“It’s essentially a condo association, and… you get really cozy with your neighbors.”
When I first learned about the existence of Whittier, the Alaskan town where everybody lives in the same building, the first reference that came to mind was the movie Snowpiercer (2013), directed by Parasite’s Bong Joon-ho. In that dystopian action film, all life on Earth has been wiped out by a man-made ice age, and what is left of humanity is forced to live in a train. The train can’t stop, though, and the weather outside makes the planet unlivable, so people are effectively trapped in it and have no choice but to learn to live together in the train’s filthy, cramped cars.
Whittier, Alaska, is like Snowpiercer in the sense that the whole town lives in a single, contained space, and that the weather outside is everyone’s worst winter nightmare come to life. However, even though there are some similarities between the movie and the town, real life in Whittier is worlds apart from the dystopian hell depicted in the movie. In fact, once you read about it, it doesn’t even sound that bad.
This small town is located on Alaska’s southern coast, about an hour away from Anchorage. It is home to 200 people. Like any small town, it has a town hall, a church, shops, a post office, a police station, a hotel, and an elementary school. The only thing that makes it different from other towns in the state (and most towns in the world, for that matter) is the fact that everything is contained in a single 14-story building. Everything and everyone is in that building, and as strange as it may sound, it seems that they like it that way. In the words of Erika Thompson, a local teacher, “It’s essentially a condo association, and… you get really cozy with your neighbors.”
The building, called Begich Towers, was an army barracks built in 1956, at the height of the Cold War, due to Alaska’s strategic location next to Russia. It was abandoned in the 1960s and was soon later occupied by the people of the town. Now, as you might imagine, a building that used to be an army barracks is not the coziest or the most aesthetically pleasing (think austere and institutional), but the people who moved in were just looking for a place that would keep them dry and warm in a town that is recognized as the wettest in all of Alaska, with an average low of -4 degrees Celsius in the winter.
In moving the whole town to the building and having everything they needed in it, the idea was that they wouldn’t have to go outside unless they really had to. For instance, the elementary school is connected to the main building via a tunnel, and even the children’s playground is indoors. This makes everyone’s daily “commute” sound like heaven to a big-city dweller: “In a larger community, you go to school. You travel there. Not in Whittier, you just gotta walk over. And it takes five minutes, if that. Depending on the elevator, of course.” Even better, every service or product you could need on a regular basis is easily found somewhere within the building.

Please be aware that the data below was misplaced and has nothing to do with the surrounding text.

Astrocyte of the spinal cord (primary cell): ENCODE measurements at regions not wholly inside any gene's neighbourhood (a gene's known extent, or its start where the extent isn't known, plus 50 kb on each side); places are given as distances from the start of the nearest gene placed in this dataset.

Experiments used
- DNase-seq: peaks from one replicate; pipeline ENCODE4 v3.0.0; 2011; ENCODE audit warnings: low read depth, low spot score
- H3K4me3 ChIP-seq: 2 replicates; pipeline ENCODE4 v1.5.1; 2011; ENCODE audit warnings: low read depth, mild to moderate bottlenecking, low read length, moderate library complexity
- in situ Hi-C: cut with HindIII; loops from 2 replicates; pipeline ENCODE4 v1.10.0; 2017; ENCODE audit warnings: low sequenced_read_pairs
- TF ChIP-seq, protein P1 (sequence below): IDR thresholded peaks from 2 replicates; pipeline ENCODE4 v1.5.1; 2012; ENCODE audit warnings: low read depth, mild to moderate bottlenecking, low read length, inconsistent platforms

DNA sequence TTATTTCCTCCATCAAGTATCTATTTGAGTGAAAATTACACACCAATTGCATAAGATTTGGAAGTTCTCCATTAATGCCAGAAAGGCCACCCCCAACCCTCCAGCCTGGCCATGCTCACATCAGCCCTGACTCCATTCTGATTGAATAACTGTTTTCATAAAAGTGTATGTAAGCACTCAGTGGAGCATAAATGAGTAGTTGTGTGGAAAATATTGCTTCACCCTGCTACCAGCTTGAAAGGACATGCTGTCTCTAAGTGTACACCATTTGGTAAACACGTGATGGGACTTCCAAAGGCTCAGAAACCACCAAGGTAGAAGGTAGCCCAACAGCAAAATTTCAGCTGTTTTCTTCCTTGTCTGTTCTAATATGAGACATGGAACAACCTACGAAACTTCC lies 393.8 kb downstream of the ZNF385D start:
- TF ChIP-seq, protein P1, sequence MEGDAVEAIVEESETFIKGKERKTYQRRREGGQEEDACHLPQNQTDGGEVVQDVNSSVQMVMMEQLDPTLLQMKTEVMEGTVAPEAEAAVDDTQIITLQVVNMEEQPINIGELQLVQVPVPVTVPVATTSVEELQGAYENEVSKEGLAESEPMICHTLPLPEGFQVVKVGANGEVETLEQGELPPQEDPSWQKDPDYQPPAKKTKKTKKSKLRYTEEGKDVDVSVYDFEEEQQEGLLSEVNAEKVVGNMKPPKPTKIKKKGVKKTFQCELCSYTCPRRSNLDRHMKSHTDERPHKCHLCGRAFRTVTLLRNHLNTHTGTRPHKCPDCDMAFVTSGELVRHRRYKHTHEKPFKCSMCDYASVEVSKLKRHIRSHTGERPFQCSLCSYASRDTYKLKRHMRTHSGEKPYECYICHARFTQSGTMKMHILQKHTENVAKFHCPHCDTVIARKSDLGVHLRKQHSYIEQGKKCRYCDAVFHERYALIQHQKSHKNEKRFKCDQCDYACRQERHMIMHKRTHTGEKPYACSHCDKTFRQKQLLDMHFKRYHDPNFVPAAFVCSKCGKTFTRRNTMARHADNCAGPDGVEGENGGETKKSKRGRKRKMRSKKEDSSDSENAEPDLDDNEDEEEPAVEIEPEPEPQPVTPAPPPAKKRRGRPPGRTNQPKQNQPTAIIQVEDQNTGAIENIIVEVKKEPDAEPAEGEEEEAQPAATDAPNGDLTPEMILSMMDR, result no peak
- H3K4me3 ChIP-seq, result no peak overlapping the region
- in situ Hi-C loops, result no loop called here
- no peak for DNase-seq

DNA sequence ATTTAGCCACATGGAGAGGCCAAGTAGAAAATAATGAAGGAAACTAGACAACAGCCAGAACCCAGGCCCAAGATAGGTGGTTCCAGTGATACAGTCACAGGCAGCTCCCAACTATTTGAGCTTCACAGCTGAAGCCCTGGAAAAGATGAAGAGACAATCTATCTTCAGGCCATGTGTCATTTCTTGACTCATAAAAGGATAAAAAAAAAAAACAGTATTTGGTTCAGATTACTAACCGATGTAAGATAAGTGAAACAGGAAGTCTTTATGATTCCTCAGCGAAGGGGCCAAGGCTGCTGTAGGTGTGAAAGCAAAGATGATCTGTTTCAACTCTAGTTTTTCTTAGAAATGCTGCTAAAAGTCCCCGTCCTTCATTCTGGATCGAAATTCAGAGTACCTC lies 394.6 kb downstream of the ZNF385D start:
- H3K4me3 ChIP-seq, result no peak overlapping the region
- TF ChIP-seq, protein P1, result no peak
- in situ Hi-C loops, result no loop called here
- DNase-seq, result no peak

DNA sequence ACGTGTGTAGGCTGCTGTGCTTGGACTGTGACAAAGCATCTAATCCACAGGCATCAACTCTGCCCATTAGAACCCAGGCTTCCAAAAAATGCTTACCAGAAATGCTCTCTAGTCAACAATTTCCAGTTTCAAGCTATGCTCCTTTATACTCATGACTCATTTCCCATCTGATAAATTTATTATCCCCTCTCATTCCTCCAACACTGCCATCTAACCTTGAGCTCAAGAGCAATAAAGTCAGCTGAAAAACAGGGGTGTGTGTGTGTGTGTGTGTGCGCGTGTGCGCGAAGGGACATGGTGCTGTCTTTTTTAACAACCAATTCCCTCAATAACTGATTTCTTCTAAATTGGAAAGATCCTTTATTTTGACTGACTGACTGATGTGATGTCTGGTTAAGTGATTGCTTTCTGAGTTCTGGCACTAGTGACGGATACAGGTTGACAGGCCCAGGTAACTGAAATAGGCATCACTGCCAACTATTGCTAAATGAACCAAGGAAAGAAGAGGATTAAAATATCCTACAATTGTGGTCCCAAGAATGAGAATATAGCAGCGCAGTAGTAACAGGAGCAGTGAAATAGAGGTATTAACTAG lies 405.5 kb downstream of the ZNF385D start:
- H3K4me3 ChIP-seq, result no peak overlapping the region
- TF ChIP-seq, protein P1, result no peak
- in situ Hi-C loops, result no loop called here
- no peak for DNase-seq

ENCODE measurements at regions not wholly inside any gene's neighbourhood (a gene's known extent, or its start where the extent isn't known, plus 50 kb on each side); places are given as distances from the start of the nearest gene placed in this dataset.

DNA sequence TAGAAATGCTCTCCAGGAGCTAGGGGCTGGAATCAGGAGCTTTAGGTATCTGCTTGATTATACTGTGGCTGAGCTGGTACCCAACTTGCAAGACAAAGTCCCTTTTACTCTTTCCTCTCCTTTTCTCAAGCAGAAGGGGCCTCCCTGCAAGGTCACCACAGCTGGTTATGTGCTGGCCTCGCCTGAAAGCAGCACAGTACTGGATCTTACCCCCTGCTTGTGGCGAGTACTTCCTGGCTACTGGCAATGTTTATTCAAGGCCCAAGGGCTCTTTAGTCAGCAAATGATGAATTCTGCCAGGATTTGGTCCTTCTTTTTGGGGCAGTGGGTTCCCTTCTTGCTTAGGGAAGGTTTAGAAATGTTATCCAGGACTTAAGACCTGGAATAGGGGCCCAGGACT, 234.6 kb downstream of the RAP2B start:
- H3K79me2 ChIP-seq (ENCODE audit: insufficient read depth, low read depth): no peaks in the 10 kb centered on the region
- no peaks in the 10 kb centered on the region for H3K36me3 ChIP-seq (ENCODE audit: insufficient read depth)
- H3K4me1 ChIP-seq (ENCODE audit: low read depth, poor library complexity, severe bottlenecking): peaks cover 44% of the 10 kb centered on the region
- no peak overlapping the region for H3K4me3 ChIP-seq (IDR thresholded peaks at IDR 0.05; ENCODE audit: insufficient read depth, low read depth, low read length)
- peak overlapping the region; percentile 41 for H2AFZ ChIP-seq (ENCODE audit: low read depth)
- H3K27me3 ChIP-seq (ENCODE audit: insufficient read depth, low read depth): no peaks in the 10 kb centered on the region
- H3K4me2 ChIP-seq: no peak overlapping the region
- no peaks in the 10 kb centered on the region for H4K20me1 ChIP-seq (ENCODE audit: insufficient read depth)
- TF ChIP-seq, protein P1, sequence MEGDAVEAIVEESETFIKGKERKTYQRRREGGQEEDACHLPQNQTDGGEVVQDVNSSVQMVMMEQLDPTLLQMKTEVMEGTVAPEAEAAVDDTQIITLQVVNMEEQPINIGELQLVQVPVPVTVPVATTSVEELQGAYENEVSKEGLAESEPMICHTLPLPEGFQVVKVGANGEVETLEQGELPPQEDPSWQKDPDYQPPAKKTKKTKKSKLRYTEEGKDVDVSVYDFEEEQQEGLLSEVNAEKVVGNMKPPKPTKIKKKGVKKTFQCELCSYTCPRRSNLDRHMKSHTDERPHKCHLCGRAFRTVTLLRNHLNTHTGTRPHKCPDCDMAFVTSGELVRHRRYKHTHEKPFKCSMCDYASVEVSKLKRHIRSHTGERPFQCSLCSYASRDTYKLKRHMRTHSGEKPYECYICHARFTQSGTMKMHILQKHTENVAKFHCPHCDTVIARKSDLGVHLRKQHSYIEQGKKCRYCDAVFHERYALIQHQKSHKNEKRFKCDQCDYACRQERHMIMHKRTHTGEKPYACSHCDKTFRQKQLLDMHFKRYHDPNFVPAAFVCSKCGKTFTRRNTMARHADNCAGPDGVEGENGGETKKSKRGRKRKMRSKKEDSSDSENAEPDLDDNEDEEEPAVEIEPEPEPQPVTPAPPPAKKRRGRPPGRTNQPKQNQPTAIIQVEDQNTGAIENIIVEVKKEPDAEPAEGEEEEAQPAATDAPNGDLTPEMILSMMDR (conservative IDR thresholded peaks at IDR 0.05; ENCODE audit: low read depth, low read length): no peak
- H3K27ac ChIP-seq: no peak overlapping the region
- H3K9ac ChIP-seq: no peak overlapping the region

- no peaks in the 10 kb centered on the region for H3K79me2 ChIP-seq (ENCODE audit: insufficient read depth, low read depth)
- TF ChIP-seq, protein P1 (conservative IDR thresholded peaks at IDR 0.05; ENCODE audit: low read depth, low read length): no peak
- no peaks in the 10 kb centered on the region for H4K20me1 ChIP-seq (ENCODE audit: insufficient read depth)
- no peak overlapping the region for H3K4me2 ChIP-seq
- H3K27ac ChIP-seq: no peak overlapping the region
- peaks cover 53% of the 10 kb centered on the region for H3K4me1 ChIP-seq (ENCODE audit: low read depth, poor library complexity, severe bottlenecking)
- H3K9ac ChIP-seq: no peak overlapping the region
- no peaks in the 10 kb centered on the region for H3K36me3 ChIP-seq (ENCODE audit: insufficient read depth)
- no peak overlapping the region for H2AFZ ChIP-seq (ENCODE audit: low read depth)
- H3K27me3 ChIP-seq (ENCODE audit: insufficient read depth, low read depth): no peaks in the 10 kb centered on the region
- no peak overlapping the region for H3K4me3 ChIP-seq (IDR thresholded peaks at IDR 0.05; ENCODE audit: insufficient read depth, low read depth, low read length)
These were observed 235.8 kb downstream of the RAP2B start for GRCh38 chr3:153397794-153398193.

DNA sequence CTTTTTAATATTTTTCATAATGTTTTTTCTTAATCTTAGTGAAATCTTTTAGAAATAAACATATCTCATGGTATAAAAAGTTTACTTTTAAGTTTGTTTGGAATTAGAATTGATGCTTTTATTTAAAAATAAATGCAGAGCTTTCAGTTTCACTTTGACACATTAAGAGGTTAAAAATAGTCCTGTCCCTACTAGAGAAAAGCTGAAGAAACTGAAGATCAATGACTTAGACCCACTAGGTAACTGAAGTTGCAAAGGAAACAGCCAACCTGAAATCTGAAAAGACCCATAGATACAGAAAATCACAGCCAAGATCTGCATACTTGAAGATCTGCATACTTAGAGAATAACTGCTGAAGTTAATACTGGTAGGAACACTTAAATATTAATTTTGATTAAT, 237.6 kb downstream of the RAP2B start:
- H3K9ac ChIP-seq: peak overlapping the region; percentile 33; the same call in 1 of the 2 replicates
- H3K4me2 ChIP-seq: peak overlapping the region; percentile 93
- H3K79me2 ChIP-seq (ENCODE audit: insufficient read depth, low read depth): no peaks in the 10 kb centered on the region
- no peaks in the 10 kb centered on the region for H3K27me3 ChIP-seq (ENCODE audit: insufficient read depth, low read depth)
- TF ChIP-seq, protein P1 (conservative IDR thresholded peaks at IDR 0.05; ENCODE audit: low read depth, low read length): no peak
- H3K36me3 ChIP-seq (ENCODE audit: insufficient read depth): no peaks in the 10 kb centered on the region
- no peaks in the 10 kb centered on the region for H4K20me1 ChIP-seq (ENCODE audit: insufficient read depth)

Nevertheless, the town’s extreme self-containment also comes with a few drawbacks. For example, most people are pretty out of shape because they never leave the building. As Thompson, the local teacher and school instructor puts it: “Between the extreme winds and the rain and the snow, that challenges a lot of people, so it just becomes a normal thing to not move, to not be healthy. The weather’s always a great excuse, and we don’t have to leave this building if we don’t want to, so a lot of people don’t.” In addition to that, the town’s only access by land is through a tunnel that shuts down every night at 10:30 pm. As a result, some people choose not to go anywhere out of fear that they’ll miss the lockdown and have to spend the night in their car.
Still, life here isn't just isolation and bad weather. The flip side of having the whole town living together in one building is the fact that you get really close to everyone. If you ever feel lonely or just feel like chatting with someone, they are literally down the hall, or maybe a couple of floors down at the most. A journalist who went there a few years back described the overall feel as that of a "strange intimacy" in a place "where at any hour a resident can knock on the police chief’s apartment door, where students get homework help at their teacher’s kitchen table, and where the pastor conducts baptisms in an inflatable pool in the basement."
It is safe to say that most of us will never live in a place like Whittier, but isn't it cool to imagine just for a few minutes what it would be like to live such a radically different life?
All images taken from Instagram.